At a glance, recycling your pension is a straightforward process that involves moving pension money between schemes.
The aim is to gain maximum tax relief that is applied to pension funds.
It’s usually used to recycle all or some of a tax-free lump sum, which applies to the 25 per cent of your pension pot that you can withdraw from the age of 55 without paying income tax.
We look at the uses, rules and regulations of pension recycling below.
What are the pension recycling rules?
But HMRC can impose a charge of up to 70 per cent of the value of your tax-free cash to prevent people from trying to exploit the rules and benefit from artificially high tax relief.
The rules will not usually be applied to normal retirement planning.
So, when could you be affected by the pension recycling rules?
If all of the things below happened, you could incur a tax charge from HRMC:
You take a tax-free lump sum from a pension
Contributions paid into a pension are larger than they would have been, because you have added some tax-free cash
After assessing your case, HMRC have decided that the recycling was pre-planned
The amount of tax-free cash you take is more than £7,500, when added to any tax-free cash taken in the previous 12 months
The amount of all additional contributions exceeds 30 per cent of the tax-free cash
HMRC is generally only concerned if they see an increase in excess of 30 per cent on expected contributions. Only then will they consider applying the extra tax charge.
Here are two examples, which show how you would be exempt, and how you could be liable.
Example 1: the right side of the rules
You take £5,000 tax-free from a pension and reinvest it in another pension plan.
As long as you had no other tax-free cash in the previous 12 months, you would not be caught by the recycling rule, as the cash did not exceed £7,500.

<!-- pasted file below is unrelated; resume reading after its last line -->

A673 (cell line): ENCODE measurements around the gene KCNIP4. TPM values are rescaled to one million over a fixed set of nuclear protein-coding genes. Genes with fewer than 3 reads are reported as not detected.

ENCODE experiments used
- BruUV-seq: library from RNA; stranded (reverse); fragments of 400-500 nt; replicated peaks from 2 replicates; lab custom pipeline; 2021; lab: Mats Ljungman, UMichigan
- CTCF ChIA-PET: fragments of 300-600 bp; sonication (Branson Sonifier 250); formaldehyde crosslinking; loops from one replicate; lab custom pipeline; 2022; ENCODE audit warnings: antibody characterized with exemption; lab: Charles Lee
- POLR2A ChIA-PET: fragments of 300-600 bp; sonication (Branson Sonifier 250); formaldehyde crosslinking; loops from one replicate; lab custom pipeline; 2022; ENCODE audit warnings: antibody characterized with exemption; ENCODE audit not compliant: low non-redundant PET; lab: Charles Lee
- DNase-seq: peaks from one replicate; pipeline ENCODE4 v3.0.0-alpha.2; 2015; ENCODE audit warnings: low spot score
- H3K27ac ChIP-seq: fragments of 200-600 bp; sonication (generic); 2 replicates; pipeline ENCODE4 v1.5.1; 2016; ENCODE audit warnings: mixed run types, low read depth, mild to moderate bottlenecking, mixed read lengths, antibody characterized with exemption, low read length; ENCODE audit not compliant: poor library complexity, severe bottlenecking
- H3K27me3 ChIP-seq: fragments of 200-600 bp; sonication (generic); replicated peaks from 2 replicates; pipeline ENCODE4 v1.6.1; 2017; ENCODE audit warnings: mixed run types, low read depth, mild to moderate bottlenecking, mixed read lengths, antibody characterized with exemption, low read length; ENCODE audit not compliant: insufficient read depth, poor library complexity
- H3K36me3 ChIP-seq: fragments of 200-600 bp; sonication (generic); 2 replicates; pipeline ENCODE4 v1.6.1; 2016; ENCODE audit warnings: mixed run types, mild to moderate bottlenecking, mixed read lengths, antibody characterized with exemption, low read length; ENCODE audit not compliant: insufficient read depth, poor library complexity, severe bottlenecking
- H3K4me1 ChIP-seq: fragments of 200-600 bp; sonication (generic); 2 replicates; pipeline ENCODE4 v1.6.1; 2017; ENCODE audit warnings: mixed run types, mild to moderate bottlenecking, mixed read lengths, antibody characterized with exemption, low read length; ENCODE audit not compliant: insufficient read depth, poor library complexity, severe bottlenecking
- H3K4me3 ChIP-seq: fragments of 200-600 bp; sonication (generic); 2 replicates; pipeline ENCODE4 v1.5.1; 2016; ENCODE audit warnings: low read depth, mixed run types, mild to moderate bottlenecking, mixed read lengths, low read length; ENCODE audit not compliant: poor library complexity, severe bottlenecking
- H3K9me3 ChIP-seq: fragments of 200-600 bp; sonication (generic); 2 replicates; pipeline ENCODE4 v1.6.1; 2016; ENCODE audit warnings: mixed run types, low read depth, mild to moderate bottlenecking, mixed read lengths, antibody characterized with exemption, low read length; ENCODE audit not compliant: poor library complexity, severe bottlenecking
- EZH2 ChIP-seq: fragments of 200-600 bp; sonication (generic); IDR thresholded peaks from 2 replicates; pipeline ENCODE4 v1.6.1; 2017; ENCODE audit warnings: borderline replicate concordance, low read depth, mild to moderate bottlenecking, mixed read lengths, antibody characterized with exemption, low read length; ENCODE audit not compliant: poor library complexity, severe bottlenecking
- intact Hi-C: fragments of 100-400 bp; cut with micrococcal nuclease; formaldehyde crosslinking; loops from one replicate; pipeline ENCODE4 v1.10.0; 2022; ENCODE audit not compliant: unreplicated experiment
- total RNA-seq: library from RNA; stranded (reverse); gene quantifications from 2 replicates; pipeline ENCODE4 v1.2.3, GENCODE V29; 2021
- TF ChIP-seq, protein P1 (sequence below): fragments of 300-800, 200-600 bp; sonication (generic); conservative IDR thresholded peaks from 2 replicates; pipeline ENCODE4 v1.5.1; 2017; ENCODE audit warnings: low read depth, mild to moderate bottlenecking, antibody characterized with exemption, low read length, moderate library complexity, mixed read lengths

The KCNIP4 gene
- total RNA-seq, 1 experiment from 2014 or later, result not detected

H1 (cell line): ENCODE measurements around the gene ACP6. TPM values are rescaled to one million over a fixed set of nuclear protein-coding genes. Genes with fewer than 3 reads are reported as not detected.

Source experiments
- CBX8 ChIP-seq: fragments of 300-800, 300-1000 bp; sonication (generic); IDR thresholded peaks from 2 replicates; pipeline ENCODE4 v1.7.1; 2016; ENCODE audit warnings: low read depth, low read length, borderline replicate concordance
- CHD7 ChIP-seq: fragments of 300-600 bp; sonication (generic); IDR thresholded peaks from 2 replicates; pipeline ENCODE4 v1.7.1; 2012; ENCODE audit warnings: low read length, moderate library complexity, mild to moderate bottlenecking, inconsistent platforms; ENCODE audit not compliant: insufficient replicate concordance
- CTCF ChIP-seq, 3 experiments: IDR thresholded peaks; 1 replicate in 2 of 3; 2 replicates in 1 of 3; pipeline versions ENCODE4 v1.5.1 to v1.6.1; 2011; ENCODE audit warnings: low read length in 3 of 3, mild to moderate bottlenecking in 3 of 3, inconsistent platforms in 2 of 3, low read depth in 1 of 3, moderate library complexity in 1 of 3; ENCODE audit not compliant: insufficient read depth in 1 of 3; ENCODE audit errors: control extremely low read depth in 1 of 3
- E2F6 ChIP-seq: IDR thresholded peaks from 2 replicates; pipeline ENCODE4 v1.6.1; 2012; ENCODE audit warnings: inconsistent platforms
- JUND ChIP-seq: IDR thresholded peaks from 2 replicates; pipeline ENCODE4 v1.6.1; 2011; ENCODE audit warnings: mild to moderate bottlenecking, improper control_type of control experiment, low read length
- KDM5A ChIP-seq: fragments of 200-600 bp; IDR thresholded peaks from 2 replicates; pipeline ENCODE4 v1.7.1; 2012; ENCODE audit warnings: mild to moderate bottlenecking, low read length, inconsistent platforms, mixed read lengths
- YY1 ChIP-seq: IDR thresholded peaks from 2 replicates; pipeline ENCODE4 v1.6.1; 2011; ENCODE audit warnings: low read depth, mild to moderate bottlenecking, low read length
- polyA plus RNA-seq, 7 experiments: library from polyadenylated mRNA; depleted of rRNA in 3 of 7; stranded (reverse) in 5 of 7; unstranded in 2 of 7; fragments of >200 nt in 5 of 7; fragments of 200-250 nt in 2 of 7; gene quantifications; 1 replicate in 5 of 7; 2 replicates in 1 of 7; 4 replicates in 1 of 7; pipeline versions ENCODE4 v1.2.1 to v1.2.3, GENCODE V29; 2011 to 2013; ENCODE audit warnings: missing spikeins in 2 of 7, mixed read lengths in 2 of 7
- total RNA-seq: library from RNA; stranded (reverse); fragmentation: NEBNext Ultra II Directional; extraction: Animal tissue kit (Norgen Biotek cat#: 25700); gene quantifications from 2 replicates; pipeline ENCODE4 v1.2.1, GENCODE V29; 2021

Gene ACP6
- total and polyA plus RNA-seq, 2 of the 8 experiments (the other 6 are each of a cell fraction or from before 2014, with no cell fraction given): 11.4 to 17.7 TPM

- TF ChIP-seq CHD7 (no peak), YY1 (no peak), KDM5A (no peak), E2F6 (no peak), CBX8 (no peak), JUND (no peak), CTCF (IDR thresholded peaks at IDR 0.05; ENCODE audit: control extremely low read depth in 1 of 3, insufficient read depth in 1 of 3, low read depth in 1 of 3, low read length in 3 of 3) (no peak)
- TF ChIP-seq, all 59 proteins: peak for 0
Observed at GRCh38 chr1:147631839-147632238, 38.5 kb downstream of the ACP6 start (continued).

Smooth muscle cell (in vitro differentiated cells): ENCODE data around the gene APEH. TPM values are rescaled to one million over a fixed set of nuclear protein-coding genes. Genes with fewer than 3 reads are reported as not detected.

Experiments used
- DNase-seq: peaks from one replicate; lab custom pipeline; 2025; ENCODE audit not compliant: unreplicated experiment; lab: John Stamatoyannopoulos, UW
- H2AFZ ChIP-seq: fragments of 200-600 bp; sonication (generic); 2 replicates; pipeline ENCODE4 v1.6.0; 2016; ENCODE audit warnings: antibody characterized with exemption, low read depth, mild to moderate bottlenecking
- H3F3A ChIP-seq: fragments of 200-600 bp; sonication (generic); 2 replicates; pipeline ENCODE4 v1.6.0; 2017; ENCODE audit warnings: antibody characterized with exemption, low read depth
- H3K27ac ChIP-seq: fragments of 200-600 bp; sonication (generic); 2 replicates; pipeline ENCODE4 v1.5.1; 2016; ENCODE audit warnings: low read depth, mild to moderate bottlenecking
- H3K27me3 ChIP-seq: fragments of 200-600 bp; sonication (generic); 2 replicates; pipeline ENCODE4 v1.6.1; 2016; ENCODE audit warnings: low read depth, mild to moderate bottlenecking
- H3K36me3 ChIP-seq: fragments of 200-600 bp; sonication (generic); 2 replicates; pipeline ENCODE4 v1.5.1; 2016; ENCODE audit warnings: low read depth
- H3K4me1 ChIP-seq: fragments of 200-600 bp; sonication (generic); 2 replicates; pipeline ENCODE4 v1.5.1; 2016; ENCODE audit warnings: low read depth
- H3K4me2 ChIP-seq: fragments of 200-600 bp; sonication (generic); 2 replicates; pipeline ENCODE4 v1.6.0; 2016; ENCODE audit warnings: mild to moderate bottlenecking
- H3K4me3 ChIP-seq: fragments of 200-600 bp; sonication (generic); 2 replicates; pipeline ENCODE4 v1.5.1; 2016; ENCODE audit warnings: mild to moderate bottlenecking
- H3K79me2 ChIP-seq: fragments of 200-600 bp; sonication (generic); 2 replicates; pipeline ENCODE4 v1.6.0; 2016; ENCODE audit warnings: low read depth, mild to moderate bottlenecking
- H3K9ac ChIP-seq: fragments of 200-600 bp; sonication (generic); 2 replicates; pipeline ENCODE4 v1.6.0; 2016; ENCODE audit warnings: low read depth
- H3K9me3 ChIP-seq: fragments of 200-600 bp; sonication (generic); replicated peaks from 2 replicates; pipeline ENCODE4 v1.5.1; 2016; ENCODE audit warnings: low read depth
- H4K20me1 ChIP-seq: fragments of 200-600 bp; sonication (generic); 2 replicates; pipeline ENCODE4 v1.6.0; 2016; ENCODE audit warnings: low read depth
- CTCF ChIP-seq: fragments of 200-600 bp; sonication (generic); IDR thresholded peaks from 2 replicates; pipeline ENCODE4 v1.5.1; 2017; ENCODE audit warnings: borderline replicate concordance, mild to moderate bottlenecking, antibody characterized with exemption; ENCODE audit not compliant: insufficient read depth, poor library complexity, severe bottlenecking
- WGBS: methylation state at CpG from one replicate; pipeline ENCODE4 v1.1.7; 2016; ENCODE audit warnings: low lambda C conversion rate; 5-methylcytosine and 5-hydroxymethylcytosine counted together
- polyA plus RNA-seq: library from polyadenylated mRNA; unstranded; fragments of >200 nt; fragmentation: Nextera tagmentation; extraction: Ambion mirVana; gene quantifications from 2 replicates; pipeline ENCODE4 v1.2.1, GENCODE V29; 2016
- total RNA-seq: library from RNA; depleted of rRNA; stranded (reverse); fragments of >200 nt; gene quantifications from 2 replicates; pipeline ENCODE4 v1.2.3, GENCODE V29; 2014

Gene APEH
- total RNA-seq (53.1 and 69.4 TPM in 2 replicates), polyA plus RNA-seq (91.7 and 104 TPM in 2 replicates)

Example 2: the wrong side of the rule
You’ve been contributing £5,000 a year into a pension, and you then make a £100,000 contribution and subsequently take out pension benefits that include £100,000 in tax-free cash.
This was clearly pre-planned and exceeds the 30 per cent tax-free cash limit too, so is caught by the recycling rules.
It pays to tread carefully
There’s nothing inherently wrong with pension recycling.
It can be an effective way of maximising your tax benefits and growing your pension pot.
The problem is that it’s a complex and legally tricky area that won’t suit everyone.
Make a mistake and you could end up paying out far more than the potential tax benefits you were hoping to enjoy.
If you are thinking about recycling part of your tax-free lump sum, it’s essential to do some research so that you understand the HMRC rules and restrictions.
It would also be a very good idea to talk to a professional tax adviser, who will be able to guide you around the potential pitfalls and assess whether this is a strategy that fits your circumstances.
Pension and tax rules change quite frequently too, so you’ll need up-to-date, personalised advice if you are seriously considering pension recycling.